However, investigations into the "para-economy" have been few and far between despite the plethora of testimonies about ties between the AUC and the business sector, including claims businesses paid the paramilitaries to threaten and murder troublesome unionists and workers.

What investigations there have been have often stumbled over the murky issue of whether payments were voluntary or obligatory and whether the companies received anything in return. And when large companies have been singled out, most have been international firms rather than big Colombian businesses.

The apparent disagreement among judges about whether or not to even mention Postobón in the Quintero Coronel verdict is an indication of open wounds in the Colombian psyche that the paramilitary demobilization process has failed to heal.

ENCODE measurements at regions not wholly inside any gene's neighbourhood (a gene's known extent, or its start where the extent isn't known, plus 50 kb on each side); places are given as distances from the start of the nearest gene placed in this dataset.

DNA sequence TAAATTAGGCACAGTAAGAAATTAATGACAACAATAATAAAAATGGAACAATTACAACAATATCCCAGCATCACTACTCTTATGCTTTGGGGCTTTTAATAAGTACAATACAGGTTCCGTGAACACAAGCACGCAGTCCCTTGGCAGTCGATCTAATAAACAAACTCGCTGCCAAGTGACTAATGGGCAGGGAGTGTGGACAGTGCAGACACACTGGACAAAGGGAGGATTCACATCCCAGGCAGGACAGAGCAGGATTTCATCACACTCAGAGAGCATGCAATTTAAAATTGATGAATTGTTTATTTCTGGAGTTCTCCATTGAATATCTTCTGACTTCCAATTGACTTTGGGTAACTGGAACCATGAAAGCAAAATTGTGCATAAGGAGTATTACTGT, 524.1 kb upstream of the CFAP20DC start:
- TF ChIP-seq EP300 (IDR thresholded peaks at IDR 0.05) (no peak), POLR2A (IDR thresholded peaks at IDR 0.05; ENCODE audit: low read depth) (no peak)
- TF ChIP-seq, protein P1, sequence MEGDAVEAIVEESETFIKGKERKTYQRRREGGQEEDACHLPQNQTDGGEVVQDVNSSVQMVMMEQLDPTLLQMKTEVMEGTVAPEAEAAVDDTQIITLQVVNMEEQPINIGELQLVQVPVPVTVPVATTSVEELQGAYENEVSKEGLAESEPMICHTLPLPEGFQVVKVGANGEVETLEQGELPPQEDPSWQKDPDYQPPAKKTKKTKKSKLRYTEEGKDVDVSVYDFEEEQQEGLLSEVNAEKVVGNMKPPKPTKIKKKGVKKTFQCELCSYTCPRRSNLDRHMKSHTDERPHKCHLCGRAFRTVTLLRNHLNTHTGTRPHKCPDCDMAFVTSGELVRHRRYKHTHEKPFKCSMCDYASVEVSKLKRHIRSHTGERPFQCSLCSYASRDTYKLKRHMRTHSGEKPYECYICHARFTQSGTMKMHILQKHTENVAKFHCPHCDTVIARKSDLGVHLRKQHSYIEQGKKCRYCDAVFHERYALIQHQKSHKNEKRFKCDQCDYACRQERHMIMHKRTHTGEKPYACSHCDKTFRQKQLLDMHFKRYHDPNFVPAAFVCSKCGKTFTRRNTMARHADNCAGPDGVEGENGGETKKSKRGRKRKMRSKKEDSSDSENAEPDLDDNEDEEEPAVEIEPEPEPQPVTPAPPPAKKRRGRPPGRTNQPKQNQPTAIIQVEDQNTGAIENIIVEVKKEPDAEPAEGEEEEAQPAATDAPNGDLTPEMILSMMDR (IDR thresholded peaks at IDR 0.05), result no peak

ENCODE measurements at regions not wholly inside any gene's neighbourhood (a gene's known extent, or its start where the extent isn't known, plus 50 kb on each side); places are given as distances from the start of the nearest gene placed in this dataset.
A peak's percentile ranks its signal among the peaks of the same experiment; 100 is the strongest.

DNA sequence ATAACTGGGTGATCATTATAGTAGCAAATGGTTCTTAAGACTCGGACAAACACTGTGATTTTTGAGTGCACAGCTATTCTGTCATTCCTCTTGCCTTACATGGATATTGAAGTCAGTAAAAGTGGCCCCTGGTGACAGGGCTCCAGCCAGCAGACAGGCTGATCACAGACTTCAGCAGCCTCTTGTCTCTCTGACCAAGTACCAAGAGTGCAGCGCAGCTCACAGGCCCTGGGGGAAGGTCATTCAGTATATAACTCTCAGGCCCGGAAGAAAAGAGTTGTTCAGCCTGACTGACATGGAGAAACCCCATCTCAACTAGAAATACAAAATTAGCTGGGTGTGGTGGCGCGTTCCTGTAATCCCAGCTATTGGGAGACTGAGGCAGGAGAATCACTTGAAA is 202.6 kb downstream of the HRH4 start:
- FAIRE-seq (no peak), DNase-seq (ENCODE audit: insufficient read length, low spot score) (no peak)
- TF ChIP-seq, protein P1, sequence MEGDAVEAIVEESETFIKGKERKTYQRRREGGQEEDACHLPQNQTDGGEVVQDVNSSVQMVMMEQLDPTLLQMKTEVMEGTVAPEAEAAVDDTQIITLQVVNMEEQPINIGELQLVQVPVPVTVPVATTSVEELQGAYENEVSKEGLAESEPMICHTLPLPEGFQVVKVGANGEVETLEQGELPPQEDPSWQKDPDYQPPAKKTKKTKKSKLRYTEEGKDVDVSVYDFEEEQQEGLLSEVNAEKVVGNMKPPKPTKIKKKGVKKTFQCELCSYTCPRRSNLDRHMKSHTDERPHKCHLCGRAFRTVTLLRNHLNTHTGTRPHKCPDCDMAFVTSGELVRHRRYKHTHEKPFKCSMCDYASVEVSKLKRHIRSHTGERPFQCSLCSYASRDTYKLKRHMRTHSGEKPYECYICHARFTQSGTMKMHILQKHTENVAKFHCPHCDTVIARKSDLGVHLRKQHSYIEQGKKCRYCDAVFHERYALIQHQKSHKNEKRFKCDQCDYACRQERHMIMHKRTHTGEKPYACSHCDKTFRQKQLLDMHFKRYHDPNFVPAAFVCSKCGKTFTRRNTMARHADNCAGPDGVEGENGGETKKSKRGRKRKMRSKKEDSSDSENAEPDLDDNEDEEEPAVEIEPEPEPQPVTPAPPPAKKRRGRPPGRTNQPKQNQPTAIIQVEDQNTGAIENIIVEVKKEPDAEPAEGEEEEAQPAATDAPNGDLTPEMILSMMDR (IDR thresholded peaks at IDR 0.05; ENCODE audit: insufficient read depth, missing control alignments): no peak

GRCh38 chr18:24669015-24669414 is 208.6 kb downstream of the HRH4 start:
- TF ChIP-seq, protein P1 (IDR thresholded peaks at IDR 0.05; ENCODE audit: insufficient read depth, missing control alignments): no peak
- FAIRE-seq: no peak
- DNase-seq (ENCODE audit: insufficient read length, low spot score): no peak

share icon icon icon

Was this content helpful?

We want to sustain Latin America’s largest organized crime database, but in order to do so, we need resources.

DONATE

What are your thoughts? Click here to send InSight Crime your comments.

We encourage readers to copy and distribute our work for non-commercial purposes, with attribution to InSight Crime in the byline and links to the original at both the top and bottom of the article. Check the Creative Commons website for more details of how to share our work, and please send us an email if you use an article.

Tags

Was this content helpful?

We want to sustain Latin America’s largest organized crime database, but in order to do so, we need resources.

DONATE

Related Content

ARMS TRAFFICKING / 18 JUN 2015

Reported seizures of firearms in Colombia and Mexico far outstrip those of war-torn Iraq, according to a new United Nations…